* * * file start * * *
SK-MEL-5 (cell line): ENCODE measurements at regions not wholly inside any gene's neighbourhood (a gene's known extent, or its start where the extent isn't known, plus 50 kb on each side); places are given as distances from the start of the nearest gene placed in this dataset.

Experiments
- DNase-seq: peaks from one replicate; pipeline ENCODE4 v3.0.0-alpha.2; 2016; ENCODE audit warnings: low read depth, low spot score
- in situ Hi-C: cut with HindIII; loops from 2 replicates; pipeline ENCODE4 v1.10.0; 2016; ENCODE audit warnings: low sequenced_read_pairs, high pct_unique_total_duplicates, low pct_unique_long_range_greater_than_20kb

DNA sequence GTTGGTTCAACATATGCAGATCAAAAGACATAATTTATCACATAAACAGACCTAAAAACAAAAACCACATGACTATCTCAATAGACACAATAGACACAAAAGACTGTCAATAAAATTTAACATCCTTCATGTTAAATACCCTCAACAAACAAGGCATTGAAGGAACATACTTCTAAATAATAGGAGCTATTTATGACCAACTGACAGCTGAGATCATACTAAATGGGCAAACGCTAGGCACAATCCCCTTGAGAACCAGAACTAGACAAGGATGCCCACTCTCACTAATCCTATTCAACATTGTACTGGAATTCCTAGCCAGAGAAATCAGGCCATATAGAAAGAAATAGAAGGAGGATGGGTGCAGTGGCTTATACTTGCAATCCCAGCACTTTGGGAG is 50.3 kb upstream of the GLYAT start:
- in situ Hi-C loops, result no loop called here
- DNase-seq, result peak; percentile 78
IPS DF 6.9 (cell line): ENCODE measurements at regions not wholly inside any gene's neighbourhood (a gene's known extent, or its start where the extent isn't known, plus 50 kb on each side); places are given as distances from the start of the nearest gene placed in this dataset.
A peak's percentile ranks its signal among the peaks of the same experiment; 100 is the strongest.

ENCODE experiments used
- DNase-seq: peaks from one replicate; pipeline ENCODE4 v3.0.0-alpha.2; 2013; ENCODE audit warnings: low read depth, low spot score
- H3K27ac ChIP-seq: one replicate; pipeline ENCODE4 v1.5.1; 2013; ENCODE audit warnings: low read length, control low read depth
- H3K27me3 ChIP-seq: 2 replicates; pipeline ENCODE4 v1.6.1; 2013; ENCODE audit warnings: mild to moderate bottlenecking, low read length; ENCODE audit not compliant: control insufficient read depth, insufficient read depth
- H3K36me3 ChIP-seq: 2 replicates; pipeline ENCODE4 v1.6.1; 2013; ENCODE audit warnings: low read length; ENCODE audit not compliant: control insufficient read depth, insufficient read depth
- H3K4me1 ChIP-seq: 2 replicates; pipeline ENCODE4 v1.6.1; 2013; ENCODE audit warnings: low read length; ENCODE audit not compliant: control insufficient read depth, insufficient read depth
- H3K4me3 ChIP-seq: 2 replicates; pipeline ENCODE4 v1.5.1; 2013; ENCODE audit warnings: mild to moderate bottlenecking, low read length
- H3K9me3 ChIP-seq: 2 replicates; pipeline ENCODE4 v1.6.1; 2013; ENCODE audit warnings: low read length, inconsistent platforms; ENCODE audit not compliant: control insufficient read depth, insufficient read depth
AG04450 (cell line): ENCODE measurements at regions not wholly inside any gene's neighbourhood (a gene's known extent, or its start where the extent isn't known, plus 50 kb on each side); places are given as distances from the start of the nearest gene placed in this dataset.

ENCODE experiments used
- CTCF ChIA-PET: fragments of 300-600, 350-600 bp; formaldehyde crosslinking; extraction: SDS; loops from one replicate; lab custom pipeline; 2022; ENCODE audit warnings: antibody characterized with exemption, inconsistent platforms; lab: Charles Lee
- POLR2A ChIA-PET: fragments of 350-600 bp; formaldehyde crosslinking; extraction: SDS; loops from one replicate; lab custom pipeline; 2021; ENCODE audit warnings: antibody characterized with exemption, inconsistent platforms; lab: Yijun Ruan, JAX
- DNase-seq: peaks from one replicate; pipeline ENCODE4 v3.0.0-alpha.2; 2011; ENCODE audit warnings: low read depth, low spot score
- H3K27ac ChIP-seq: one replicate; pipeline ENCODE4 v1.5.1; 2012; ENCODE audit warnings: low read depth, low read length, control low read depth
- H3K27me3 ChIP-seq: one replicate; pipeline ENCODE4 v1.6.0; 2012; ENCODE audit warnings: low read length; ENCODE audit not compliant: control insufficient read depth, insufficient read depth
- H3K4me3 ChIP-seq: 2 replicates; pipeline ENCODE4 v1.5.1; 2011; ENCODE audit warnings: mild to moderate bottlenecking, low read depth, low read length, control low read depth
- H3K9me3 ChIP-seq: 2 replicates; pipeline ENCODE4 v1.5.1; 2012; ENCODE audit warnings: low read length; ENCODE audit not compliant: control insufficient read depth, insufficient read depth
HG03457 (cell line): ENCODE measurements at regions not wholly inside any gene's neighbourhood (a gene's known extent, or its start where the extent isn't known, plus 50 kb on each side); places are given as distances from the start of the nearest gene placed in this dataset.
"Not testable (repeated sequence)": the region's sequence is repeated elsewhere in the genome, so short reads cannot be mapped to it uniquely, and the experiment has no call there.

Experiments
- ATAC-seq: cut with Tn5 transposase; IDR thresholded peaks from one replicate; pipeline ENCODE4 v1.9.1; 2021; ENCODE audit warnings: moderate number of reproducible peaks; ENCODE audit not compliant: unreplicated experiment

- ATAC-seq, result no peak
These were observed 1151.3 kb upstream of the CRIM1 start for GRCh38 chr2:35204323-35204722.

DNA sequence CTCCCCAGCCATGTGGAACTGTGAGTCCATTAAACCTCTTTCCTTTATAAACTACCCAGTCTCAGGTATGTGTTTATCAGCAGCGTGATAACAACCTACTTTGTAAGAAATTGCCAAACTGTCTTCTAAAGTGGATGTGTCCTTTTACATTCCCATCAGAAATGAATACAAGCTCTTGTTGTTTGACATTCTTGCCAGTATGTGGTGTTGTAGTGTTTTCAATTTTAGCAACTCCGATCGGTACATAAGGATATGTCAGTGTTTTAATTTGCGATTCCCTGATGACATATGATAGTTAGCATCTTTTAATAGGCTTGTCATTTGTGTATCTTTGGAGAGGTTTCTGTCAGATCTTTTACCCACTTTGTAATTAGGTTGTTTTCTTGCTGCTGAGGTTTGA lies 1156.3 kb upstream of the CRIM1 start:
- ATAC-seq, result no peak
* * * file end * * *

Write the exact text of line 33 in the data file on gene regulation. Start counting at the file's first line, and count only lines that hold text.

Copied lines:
DNA sequence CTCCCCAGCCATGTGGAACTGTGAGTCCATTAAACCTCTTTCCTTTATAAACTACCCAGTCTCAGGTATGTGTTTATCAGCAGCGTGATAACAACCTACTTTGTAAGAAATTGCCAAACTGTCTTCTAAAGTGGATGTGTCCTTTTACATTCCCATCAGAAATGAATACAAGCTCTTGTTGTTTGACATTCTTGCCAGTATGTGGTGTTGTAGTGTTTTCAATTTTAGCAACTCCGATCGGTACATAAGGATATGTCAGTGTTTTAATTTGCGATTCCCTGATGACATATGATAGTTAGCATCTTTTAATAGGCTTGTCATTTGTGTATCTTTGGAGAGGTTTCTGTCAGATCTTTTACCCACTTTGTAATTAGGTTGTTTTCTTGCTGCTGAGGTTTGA lies 1156.3 kb upstream of the CRIM1 start: